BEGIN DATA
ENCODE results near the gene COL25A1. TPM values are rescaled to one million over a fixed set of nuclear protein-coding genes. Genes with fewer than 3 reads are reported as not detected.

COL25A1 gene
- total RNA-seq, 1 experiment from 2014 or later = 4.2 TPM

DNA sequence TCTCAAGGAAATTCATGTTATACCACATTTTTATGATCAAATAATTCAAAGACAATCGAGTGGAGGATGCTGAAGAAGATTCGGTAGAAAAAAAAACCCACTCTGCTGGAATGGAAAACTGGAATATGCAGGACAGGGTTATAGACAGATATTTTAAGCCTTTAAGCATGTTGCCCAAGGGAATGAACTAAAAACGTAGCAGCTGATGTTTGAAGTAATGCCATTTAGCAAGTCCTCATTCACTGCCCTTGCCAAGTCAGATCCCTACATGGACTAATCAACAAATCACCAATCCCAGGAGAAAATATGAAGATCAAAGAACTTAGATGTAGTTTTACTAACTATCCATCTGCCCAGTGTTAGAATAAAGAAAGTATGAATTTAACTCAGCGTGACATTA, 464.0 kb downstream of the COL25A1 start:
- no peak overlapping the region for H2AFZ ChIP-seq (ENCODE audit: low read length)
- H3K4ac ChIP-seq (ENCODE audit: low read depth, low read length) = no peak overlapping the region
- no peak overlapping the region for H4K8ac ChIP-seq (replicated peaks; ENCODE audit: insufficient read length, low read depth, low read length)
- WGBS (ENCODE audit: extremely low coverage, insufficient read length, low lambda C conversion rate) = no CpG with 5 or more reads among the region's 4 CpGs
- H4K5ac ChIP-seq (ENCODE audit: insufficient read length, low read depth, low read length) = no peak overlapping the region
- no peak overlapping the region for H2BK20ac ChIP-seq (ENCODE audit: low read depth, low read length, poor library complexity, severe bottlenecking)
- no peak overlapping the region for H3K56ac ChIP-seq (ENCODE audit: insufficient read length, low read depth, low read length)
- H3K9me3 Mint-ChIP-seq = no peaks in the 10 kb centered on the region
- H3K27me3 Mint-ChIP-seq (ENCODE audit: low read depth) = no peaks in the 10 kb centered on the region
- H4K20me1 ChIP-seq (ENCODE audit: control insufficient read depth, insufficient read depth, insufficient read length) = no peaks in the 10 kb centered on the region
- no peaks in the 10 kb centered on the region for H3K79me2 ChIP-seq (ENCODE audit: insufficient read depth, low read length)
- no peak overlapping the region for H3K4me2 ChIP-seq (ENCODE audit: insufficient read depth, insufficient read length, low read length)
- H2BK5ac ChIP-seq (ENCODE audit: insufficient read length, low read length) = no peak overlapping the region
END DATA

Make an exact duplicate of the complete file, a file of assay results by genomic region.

ENCODE results near the gene COL25A1. TPM values are rescaled to one million over a fixed set of nuclear protein-coding genes. Genes with fewer than 3 reads are reported as not detected.

COL25A1 gene
- total RNA-seq, 1 experiment from 2014 or later = 4.2 TPM

DNA sequence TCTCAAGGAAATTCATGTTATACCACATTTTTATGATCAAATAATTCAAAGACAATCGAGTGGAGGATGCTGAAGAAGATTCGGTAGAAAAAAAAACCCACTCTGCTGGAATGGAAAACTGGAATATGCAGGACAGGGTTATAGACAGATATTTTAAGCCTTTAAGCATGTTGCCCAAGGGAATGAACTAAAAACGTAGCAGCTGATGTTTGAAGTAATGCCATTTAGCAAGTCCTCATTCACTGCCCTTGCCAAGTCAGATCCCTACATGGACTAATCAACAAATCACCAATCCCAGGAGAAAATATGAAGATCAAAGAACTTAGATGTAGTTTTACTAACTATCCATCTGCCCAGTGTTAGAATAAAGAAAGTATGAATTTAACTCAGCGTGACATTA, 464.0 kb downstream of the COL25A1 start:
- no peak overlapping the region for H2AFZ ChIP-seq (ENCODE audit: low read length)
- H3K4ac ChIP-seq (ENCODE audit: low read depth, low read length) = no peak overlapping the region
- no peak overlapping the region for H4K8ac ChIP-seq (replicated peaks; ENCODE audit: insufficient read length, low read depth, low read length)
- WGBS (ENCODE audit: extremely low coverage, insufficient read length, low lambda C conversion rate) = no CpG with 5 or more reads among the region's 4 CpGs
- H4K5ac ChIP-seq (ENCODE audit: insufficient read length, low read depth, low read length) = no peak overlapping the region
- no peak overlapping the region for H2BK20ac ChIP-seq (ENCODE audit: low read depth, low read length, poor library complexity, severe bottlenecking)
- no peak overlapping the region for H3K56ac ChIP-seq (ENCODE audit: insufficient read length, low read depth, low read length)
- H3K9me3 Mint-ChIP-seq = no peaks in the 10 kb centered on the region
- H3K27me3 Mint-ChIP-seq (ENCODE audit: low read depth) = no peaks in the 10 kb centered on the region
- H4K20me1 ChIP-seq (ENCODE audit: control insufficient read depth, insufficient read depth, insufficient read length) = no peaks in the 10 kb centered on the region
- no peaks in the 10 kb centered on the region for H3K79me2 ChIP-seq (ENCODE audit: insufficient read depth, low read length)
- no peak overlapping the region for H3K4me2 ChIP-seq (ENCODE audit: insufficient read depth, insufficient read length, low read length)
- H2BK5ac ChIP-seq (ENCODE audit: insufficient read length, low read length) = no peak overlapping the region